• We did not do a comprehensive code review of the whole codebase, nor look at a very broad range of potential security issues. Instead, we concentrated attention to the AccuBasic scripting language, its compiler, its interpreter, and other code related to potential security vulnerabilities associated with the memory cards.
  • We found a number of security vulnerabilities, detailed below. Although the vulnerabilities are serious, they are all easily fixable. Moreover, until the bugs are fixed, the risks can be mitigated through appropriate use procedures. Therefore, we believe the problems as a whole are manageable.
  • Memory card attacks are a real threat: We determined that anyone who has access to a memory card of the AV-OS, and can tamper it (i.e. modify its contents), and can have the modified cards used in a voting machine during election, can indeed modify the election results from that machine in a number of ways. The fact that the the results are incorrect cannot be detected except by a recount of the original paper ballots.
  • Harri Hursti's attack does work: Mr. Hursti's attack on the AV-OS is definitely real. He was indeed able to change the election results by doing nothing more than modifying the contents of a memory card. He needed no passwords, no cryptographic keys, and no access to any other part of the voting system, including the GEMS election management server.
  • Interpreter bugs lead to another, more dangerous family of vulnerabilities: However, there is another category of more serious vulnerabilities we discovered that go well beyond what Mr. Hursti demonstrated, and yet require no more access to the voting system than he had. These vulnerabilities are consequences of bugs--16 in all--in the implementation of the AccuBasic interpreter for the AV-OS. These bugs would have no effect at all in the absence of deliberate tampering, and would not be discovered by any amount of functionality testing; but they could allow an attacker to completely control the behavior of the AV-OS. An attacker could change vote totals, modify reports, change the names of candidates, change the races being voted on, or insert his own code into the running firmware of the machine.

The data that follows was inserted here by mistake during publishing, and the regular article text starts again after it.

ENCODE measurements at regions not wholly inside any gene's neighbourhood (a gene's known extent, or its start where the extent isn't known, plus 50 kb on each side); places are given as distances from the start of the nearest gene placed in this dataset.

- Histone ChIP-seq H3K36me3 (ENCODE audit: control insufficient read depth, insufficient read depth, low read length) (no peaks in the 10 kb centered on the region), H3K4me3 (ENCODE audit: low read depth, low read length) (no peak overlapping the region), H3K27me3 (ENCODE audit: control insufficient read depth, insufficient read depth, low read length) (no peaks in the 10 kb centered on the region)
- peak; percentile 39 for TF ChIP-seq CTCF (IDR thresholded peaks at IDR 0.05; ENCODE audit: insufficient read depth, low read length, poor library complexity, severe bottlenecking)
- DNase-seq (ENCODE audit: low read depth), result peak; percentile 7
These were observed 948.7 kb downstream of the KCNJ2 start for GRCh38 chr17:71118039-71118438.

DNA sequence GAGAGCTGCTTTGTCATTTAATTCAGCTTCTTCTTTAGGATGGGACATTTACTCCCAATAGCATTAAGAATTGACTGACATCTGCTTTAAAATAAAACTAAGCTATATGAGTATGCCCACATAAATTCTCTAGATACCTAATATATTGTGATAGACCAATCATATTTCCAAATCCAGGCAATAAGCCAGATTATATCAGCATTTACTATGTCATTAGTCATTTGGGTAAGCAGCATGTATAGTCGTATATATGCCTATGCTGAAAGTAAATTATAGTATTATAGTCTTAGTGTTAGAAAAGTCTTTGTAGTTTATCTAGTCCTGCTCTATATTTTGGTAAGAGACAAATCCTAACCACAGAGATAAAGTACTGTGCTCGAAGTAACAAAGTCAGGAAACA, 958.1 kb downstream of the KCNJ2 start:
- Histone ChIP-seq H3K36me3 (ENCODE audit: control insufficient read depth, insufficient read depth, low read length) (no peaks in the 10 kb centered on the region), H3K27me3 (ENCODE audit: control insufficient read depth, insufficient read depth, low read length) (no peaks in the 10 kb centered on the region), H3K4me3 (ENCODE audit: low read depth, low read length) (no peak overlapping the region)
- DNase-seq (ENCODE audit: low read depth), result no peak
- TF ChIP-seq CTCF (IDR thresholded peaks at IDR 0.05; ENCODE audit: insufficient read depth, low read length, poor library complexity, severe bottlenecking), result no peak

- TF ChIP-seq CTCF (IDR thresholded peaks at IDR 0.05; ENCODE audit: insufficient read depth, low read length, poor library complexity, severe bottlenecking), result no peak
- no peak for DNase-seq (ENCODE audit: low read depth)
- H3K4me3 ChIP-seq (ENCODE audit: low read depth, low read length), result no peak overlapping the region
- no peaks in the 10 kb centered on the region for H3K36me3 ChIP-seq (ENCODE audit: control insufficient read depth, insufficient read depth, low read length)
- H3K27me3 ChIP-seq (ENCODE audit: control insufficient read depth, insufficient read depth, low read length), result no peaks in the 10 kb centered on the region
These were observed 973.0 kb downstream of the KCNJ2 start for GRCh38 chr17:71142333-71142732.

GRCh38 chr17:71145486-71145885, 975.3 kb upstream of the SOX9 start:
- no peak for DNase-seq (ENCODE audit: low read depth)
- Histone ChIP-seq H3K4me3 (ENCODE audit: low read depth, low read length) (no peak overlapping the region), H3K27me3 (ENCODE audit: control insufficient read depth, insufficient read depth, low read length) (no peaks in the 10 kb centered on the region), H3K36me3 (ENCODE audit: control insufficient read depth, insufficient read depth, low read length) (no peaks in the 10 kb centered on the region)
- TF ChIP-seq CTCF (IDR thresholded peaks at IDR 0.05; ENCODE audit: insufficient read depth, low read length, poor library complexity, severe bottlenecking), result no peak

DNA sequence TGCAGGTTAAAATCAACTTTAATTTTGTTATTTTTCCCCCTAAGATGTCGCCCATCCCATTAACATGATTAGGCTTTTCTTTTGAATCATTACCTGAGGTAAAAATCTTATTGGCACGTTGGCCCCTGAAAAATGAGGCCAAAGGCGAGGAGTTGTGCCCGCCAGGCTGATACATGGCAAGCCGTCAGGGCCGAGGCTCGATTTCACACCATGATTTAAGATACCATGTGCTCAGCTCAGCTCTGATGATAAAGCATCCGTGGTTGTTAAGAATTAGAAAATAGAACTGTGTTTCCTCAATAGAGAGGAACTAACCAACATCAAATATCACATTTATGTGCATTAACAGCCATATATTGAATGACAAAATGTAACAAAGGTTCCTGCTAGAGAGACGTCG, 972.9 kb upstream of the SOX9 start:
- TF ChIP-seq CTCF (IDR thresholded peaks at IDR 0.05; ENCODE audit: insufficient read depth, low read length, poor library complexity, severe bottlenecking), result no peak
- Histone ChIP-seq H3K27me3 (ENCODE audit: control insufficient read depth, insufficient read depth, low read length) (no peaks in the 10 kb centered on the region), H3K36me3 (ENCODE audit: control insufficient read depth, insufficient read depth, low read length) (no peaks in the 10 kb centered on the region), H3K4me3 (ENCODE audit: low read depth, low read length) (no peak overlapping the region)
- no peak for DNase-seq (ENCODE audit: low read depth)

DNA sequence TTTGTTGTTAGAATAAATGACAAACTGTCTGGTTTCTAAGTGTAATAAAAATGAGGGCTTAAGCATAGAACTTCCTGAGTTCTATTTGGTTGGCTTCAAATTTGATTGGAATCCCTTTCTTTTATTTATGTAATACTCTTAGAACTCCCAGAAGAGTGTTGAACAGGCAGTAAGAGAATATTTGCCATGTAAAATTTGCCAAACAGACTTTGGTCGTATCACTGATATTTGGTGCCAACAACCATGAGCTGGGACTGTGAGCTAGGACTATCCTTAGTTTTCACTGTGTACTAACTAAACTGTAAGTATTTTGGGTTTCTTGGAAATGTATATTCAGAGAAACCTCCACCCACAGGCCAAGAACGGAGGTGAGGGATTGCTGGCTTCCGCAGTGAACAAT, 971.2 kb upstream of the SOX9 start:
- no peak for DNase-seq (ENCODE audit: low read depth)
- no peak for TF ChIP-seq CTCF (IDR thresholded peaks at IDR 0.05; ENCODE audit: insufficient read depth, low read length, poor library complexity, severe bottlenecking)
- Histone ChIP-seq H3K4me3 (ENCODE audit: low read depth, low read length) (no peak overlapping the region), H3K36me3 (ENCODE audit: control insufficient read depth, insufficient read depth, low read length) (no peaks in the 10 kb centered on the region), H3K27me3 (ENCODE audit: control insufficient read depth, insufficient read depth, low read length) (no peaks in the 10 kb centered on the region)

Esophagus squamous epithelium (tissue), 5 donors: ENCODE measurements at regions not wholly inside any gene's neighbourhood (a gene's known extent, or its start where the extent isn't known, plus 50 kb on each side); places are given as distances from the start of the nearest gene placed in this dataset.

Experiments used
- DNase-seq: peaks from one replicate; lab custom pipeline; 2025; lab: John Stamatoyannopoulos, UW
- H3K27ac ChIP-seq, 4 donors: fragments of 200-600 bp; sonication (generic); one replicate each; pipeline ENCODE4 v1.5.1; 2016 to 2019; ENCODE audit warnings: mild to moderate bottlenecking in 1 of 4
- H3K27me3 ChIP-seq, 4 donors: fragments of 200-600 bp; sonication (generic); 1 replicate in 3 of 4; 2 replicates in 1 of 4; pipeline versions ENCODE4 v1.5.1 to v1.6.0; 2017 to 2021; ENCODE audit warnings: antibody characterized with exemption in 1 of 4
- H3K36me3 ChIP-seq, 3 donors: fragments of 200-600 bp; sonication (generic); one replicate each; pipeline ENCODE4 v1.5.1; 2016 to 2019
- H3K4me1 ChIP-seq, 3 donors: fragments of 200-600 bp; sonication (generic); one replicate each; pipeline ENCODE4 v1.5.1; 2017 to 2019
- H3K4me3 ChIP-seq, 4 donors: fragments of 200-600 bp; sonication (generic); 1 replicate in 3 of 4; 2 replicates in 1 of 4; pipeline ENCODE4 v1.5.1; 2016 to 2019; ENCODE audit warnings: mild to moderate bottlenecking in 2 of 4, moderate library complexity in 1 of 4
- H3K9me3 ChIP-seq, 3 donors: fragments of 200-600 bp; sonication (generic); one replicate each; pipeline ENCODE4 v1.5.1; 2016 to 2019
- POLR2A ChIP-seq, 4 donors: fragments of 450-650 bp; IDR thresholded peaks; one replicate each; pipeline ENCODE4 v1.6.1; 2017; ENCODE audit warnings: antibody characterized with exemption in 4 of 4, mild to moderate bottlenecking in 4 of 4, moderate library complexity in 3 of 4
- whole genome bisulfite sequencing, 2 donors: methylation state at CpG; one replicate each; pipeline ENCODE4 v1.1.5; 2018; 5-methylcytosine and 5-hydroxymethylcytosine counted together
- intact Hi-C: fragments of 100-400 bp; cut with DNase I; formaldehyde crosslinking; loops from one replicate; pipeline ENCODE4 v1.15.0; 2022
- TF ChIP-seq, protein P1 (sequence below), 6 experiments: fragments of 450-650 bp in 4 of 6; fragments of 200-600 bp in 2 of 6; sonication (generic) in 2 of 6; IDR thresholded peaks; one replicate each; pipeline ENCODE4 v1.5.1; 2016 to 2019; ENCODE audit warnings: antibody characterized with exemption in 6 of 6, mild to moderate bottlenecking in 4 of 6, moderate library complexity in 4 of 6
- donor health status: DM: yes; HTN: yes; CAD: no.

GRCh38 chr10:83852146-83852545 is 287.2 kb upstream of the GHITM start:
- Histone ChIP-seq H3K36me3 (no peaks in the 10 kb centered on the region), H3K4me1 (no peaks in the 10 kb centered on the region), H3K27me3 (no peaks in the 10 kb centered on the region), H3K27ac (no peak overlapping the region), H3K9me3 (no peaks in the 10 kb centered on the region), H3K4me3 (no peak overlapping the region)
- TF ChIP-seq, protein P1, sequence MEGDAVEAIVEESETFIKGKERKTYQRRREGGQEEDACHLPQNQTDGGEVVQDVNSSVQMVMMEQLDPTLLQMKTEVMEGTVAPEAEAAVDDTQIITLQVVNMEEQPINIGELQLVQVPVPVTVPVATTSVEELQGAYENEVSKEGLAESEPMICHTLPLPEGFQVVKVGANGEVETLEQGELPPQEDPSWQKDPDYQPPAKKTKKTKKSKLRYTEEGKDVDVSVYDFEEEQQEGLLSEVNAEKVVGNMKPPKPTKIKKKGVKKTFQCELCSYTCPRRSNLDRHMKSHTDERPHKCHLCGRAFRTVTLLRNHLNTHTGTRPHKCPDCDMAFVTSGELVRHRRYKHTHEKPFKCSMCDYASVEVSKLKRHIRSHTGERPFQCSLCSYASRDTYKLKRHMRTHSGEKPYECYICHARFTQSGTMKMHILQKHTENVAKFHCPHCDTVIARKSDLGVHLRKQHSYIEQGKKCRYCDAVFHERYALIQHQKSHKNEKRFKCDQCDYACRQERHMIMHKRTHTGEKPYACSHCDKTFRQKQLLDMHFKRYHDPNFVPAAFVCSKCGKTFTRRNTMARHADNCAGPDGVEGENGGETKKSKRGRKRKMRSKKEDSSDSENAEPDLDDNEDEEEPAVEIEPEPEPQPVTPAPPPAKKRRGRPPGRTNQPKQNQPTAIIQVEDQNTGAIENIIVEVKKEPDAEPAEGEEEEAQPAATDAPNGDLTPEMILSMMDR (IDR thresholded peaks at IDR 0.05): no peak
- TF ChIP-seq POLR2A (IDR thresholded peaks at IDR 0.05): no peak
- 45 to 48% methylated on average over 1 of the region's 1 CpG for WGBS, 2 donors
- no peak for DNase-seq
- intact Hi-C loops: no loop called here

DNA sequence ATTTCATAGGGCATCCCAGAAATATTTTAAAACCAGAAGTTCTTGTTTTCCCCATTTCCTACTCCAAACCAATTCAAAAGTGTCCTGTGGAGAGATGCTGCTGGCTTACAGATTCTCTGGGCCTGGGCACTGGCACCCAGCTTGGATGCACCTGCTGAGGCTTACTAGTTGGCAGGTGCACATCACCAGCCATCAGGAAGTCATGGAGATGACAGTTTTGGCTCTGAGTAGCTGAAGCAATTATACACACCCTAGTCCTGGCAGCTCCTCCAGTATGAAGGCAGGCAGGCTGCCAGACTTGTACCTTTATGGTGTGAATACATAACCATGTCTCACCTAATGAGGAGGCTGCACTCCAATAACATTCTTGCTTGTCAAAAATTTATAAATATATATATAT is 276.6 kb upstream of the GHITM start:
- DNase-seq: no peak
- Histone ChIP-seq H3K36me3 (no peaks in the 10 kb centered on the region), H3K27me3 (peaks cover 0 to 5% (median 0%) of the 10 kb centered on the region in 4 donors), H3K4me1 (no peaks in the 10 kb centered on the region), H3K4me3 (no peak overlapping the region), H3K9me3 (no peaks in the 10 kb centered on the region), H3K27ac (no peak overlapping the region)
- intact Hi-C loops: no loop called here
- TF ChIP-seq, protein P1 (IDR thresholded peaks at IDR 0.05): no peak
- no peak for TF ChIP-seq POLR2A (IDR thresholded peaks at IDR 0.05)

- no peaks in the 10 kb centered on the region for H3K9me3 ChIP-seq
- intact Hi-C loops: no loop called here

• Successful attacks can only be detected by examining the paper ballots: There would be no way to know that any of these attacks occurred; the canvass procedure would not detect any anomalies, and would just produce incorrect results. The only way to detect and correct the problem would be by recount of the original paper ballots, e.g. during the 1 percent manual recount.
  • Interpreted code is contrary to standards: Interpreted code in general is prohibited by the 2002 FEC Voluntary Voting System Standards, and also by the successor standard, the EAC's Voluntary Voting System Guidelines due to take effect in two years. In order for the Diebold software architecture to be in compliance, it would appear that either the AccuBasic language and interpreter have to be removed, or the standard will have to be changed.
  • It's pointed out that McPherson claims to have devised "10 strict standards" that must be in place for Diebold to receive re-certification in CA. Those standards are posted on the SoS website here [PDF]. GuvWorld points out step #3, seemingly ignored entirely by McPherson:

    3) State certification testing does not begin until the federal qualification testing is successfully completed.

    Again, apparently McPherson was just kidding about those "strictness" of those "standards".


    ...AND MORE...

    In McPherson's letter to Diebold the Secretary of State acknowledges the fact that the AccuBasic code on the Diebold voting systems had never been inspected by the Federal ITAs. The letter says:

    The voting systems submitted to our office for certification had been through the federal testing process and had received a qualifying NASED number; however, the AccuBasic source code on the memory card in both voting systems had not been reviewed by federal testers.

    This, clear evidence that the Secretary of State knows the Diebold AccuBasic was not properly federally qualified. And ?

    We believe that the failure by the federal ITA to review the source code was an oversight that had to be corrected. Accordingly, we directed you to transmit the source code back to the ITA with direction from this office regarding how that federal review should be conducted.

    Inexplicably, the Secretary of State did not wait for that ITA review. What will they do when the ITA recommends that Diebold be federally disqualified? Or does the Secretary of State already know something the EAC is not telling us?

    UPDATE 2/21/06: Much more, including exclusive video-tape of McPherson promising NOT to do what he did, now right here...

    Share article...